It is with a sad heart that I bring word that Terry Napilil Pascoe passed away in Darwin late last Thursday 10th of January 2013.

He was surrounded by family and friends when he passed.

I can’t remember when or where I first met Ngarritj (his classificatory skin name) but it must have been sometime in the mid to late 1980s at his home community of Maningrida in central Arnhem land. We later spent many years, beers, laughs and tears together in the endeavour for which he’ll be remembered by most – the Sunrize Band.

In 2012 Ngarritj – along with his merry band of friends and family that made up the Sunrize Band – was inducted into the Indigenous Music Hall of Fame, an award that recognised their commitment to a lifetime of rock and roll music and much more over thirty years.

The Sunrize Band had many members over the years and joining Ngarritj on stage that hot August Darwin night were his brothers Ben, Andre, Chris and Jacky and Wayne and Reece Kala-Kala, Horace Wala-Wala and, in spirit at least, legendary Arnhem Land guitarist Kenny Smith, who had also been taken from us too soon.

Over the years the Sunrize Band released three albums, Check It Out – Let’s Dance, Lunggurrma and Sunset to Rize. They also made a number of other – as yet unreleased – recordings with drummer and recording engineer extraordinaire Allen Murphy.

Always ready with a smile and a joke, Ngarritj was as much fun on-stage as off. Ngarritj was no wooden bass player following drummer Wayne Kala-kala’s lead. He usually presented on stage with a long traditional feathered headdress and face paint and joined in the wild on-stage antics that made the Sunrize Band a favourite of audiences across the Top End and, on their frequent appearances down south, across the country.

Sunrize Band played extensively throughout the Northern Territory, Western Australia and Queensland and toured with Carlos Santana, Jimmy Barnes, Hunters & Collectors, Painters and Dockers, Paul Kelly, Spy v Spy, Bob Geldof and many more. One highlight was a tour to New Guinea, where, in Ngarritj’s words “Those crazy blackfellas in the audience threw coconuts and bananas at us as a sign of their appreciation.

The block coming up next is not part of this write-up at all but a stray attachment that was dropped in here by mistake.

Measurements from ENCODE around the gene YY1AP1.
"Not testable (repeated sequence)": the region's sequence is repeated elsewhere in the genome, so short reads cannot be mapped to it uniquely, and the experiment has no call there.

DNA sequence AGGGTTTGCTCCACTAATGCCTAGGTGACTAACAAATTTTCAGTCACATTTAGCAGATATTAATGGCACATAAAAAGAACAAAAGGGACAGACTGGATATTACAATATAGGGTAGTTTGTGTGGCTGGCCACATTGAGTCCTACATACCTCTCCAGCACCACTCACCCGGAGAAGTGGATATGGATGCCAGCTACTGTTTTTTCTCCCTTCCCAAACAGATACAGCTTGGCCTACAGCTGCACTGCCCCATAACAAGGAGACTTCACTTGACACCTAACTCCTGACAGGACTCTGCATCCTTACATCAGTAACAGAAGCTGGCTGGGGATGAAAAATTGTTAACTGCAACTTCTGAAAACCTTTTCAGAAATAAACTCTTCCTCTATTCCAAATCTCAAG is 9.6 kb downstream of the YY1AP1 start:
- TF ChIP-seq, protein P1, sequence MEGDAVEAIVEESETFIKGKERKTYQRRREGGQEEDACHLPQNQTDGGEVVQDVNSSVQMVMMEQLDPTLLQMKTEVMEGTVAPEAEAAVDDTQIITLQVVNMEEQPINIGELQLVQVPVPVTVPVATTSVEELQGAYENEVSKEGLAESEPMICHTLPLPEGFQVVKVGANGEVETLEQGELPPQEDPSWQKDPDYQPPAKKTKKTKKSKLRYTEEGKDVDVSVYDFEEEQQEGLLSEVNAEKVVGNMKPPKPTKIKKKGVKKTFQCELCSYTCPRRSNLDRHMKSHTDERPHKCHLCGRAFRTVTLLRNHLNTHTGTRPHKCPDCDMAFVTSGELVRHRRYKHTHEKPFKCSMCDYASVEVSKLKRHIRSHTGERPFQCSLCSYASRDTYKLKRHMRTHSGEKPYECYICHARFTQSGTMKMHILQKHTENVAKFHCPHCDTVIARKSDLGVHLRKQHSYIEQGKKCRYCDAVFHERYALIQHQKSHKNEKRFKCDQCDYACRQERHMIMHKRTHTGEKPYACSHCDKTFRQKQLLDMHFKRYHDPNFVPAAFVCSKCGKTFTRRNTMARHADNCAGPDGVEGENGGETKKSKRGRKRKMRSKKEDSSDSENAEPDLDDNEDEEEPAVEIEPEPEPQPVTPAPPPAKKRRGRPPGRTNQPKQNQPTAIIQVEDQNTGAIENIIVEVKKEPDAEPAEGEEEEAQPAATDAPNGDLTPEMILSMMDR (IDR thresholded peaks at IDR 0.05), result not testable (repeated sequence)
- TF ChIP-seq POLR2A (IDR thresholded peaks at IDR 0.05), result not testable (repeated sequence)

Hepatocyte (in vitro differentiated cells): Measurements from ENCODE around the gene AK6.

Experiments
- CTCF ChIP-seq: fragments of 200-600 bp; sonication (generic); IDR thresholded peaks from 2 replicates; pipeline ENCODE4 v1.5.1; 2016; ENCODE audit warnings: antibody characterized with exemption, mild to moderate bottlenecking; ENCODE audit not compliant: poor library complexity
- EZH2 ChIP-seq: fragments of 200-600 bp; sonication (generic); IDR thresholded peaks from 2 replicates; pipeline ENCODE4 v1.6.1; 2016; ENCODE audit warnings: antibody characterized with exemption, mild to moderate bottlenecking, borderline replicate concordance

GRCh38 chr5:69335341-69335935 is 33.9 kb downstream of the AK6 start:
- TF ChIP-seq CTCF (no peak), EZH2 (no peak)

Ngarritj had another career offstage. Always interested in communication, he was the first graduate from Batchelor College to be offered a production cadetship with the ABC in Darwin, where he first worked as a sound engineer and later as a cameraman. In addition to the hundreds of younger musicians that he encouraged and mentored, Ngarritj was also a teacher of young broacasters through his work at Batchelor College (later BIITE), and with Aboriginal broadcasters across the Top End, including TEABBA in Darwin, PAKAM in the Kimberleys and Pilbara and the widespread BRACs network.

In the days before his passing Ngarritj was busy working on yet another film project. “Stories In Our Songs – Indigenous Musicians of the NT“, a collaboration with ARTBACK NT Arts Development and Touring that features performances by the Sunrize Band and other NT musicians.

Ngarritj is survived by his first wife Debbie and son Terrance Jnr., Joanne and their daughter Annette and Ethel and his adopted daughter Reanne.

Ngarritj left a few words about his most extraordinary life for his family and friends. I will present them here in the next few days. I will also advise of funeral proceedings when they come to hand.  

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Peter Fray
Peter Fray
Editor-in-chief of Crikey
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